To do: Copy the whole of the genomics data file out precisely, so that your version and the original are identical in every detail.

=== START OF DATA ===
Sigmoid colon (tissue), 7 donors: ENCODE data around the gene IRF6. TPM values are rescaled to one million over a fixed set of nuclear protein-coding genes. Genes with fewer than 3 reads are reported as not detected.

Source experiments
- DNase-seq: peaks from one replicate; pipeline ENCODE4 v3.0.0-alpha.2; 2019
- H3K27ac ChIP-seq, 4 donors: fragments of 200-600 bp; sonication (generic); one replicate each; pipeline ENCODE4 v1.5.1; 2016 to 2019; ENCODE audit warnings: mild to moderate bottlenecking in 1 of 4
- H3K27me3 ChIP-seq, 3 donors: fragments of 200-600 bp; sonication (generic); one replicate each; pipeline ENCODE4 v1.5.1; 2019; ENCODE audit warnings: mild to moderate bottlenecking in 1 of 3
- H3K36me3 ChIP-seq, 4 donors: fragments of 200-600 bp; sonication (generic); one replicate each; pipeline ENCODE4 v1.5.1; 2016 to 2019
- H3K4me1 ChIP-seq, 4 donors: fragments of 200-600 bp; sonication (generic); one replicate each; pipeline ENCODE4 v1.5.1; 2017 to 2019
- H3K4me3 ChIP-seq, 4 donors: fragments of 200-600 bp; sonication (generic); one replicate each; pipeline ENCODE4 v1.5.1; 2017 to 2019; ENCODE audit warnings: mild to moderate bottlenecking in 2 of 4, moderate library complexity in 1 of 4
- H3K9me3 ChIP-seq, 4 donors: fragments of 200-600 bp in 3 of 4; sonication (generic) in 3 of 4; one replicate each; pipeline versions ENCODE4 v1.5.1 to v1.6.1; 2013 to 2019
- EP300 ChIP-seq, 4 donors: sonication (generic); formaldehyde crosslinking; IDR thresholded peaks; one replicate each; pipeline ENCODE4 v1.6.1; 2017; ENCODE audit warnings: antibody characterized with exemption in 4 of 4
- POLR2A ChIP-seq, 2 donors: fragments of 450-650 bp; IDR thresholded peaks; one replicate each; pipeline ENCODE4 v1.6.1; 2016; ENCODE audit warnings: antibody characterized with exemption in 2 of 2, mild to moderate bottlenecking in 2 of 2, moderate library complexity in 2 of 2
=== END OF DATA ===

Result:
Sigmoid colon (tissue), 7 donors: ENCODE data around the gene IRF6. TPM values are rescaled to one million over a fixed set of nuclear protein-coding genes. Genes with fewer than 3 reads are reported as not detected.

Source experiments
- DNase-seq: peaks from one replicate; pipeline ENCODE4 v3.0.0-alpha.2; 2019
- H3K27ac ChIP-seq, 4 donors: fragments of 200-600 bp; sonication (generic); one replicate each; pipeline ENCODE4 v1.5.1; 2016 to 2019; ENCODE audit warnings: mild to moderate bottlenecking in 1 of 4
- H3K27me3 ChIP-seq, 3 donors: fragments of 200-600 bp; sonication (generic); one replicate each; pipeline ENCODE4 v1.5.1; 2019; ENCODE audit warnings: mild to moderate bottlenecking in 1 of 3
- H3K36me3 ChIP-seq, 4 donors: fragments of 200-600 bp; sonication (generic); one replicate each; pipeline ENCODE4 v1.5.1; 2016 to 2019
- H3K4me1 ChIP-seq, 4 donors: fragments of 200-600 bp; sonication (generic); one replicate each; pipeline ENCODE4 v1.5.1; 2017 to 2019
- H3K4me3 ChIP-seq, 4 donors: fragments of 200-600 bp; sonication (generic); one replicate each; pipeline ENCODE4 v1.5.1; 2017 to 2019; ENCODE audit warnings: mild to moderate bottlenecking in 2 of 4, moderate library complexity in 1 of 4
- H3K9me3 ChIP-seq, 4 donors: fragments of 200-600 bp in 3 of 4; sonication (generic) in 3 of 4; one replicate each; pipeline versions ENCODE4 v1.5.1 to v1.6.1; 2013 to 2019
- EP300 ChIP-seq, 4 donors: sonication (generic); formaldehyde crosslinking; IDR thresholded peaks; one replicate each; pipeline ENCODE4 v1.6.1; 2017; ENCODE audit warnings: antibody characterized with exemption in 4 of 4
- POLR2A ChIP-seq, 2 donors: fragments of 450-650 bp; IDR thresholded peaks; one replicate each; pipeline ENCODE4 v1.6.1; 2016; ENCODE audit warnings: antibody characterized with exemption in 2 of 2, mild to moderate bottlenecking in 2 of 2, moderate library complexity in 2 of 2